Concerning the present estate of the town. The outworks, as the west and south quarries, and the half moon on the east, are guarded by the companies last come. The other companies (which long duty have made weak) are employed in guard of the old town : porte-pied, ravelins, and places of more ease, though not of less danger, being towards every low water their strength doubled in the watch. A reserve is held of 16 companies at the low water upon a bulwark called Helmount, to be disposed of according to occasion. The wall of the old town is fortified with four redoubts, which much secure the same against surprise, the only stratagem the enemy can now use. The next and greatest thing to be doubted is the sea, which with a storm will more than much hazard all the wall of the old town. Against such misfortune is designed that the sandhill, and the cannon mount, the one being to the west, and the other to the east side, shall be strongly fortified, and on them cannon placed. These do so command over all, as an enemy (although the sea make him a fair breach) can have there no safe lodging.
The Geule is yet the haven of entrance for shipping, though by reason of their battery, somewhat dangerous. The new haven is wrought upon, but not yet near his perfection; there is such scant of materials either for that, working against the sea, or advancing our other works. Our strength in the town is about 2,500 men. The enemy's camp I judge not very strong of men, but with those which he hath lying near him hereabouts in the country, and within 2 days' march the furthest of them, he is thought no less than 12,000. It may be thought he hopes to weary out the Estates with the charge of this town, and consuming their forces, while himself attends here with a part of his army, and those reasonably well accommodated, to take hold of any present advantage, the other being relieved upon the country here in Flanders. And for his charge, it is thought (excepting the expense of battery) it is no greater than if all his troops were in garrison. A further relief is daily expected to us from Holland, if the waters be open, or winds hinder not. The enemy hath lately burnt a risework of ours, which hath opened a way both for the sea and themselves to come more easily to the sandhill, which is the principal place of importance in the old town.—Ostend, Dec. 19, stilo veteri, 1601.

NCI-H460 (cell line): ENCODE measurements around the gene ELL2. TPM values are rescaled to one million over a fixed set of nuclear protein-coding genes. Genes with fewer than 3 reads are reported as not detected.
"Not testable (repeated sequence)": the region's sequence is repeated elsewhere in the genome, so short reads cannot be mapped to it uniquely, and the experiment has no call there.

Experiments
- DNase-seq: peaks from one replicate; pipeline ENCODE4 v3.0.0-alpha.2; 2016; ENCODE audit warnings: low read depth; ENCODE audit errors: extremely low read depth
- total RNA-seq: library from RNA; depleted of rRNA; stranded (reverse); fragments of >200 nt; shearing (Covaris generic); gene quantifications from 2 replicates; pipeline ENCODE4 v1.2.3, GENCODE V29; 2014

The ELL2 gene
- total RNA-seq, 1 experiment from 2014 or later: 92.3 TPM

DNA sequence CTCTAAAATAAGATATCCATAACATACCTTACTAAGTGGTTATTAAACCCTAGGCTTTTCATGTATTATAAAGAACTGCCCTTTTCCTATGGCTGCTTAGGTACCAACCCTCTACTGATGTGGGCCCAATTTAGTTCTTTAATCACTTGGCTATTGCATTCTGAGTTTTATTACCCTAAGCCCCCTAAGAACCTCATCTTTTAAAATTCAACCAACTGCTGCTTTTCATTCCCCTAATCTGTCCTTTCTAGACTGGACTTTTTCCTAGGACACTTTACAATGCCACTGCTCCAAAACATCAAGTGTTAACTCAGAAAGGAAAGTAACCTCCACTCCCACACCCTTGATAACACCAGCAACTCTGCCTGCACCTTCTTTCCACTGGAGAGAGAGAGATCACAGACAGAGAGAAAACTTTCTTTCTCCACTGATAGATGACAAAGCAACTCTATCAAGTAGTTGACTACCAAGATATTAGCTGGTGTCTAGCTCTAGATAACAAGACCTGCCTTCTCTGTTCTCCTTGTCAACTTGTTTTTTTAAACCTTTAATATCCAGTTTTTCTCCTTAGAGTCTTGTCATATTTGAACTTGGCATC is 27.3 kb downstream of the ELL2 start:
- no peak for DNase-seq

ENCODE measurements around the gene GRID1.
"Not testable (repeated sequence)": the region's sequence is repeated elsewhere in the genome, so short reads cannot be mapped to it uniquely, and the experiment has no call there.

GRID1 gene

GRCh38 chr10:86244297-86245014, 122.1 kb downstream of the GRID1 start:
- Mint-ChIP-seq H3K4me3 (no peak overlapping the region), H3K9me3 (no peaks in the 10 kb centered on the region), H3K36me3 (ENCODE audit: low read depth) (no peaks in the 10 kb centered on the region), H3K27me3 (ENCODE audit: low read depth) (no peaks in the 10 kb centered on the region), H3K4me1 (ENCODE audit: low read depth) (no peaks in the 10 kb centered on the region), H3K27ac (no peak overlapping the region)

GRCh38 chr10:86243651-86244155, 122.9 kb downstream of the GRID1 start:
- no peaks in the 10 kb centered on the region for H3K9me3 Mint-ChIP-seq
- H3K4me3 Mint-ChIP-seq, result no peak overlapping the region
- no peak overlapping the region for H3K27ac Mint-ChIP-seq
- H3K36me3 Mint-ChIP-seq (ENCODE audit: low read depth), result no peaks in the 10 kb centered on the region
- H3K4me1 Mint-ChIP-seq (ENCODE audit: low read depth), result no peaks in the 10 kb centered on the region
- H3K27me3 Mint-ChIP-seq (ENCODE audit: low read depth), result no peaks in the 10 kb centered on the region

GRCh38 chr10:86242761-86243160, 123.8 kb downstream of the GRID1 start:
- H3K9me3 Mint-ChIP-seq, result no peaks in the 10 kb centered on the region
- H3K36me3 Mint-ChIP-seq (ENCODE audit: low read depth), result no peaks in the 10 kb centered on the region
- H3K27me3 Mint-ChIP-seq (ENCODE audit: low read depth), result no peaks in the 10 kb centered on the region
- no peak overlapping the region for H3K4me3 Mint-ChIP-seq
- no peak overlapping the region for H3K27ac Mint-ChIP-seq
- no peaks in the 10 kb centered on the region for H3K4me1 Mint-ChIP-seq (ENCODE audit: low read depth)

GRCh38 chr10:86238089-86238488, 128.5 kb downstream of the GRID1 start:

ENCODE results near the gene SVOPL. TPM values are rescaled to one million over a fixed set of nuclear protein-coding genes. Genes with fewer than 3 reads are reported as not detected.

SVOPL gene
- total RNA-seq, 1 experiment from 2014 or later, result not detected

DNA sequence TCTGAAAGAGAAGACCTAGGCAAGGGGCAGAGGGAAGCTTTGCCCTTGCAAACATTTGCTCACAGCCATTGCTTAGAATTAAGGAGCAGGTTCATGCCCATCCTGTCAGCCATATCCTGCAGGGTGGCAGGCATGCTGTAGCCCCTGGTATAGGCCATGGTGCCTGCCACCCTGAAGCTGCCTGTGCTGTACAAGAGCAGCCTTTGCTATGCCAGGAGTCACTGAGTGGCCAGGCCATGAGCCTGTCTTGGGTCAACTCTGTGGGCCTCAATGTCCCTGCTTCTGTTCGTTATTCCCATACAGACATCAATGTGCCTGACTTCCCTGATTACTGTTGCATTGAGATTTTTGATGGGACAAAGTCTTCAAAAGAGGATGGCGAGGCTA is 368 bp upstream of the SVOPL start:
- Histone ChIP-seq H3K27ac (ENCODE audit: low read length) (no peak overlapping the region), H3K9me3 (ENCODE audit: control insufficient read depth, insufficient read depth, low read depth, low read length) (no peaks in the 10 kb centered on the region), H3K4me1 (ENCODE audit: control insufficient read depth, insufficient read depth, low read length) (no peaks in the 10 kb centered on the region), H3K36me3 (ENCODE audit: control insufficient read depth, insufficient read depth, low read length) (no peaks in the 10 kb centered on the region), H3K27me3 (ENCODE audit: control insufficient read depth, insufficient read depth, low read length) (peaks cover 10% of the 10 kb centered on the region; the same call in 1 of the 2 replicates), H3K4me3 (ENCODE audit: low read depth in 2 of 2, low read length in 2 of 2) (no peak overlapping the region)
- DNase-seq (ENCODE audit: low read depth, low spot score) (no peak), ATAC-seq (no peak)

Holograph. Endorsed :—“Captain Ogle.” 3 pp. (90. 11.)
[Sir Robert Cecil] to [George] Nicholson.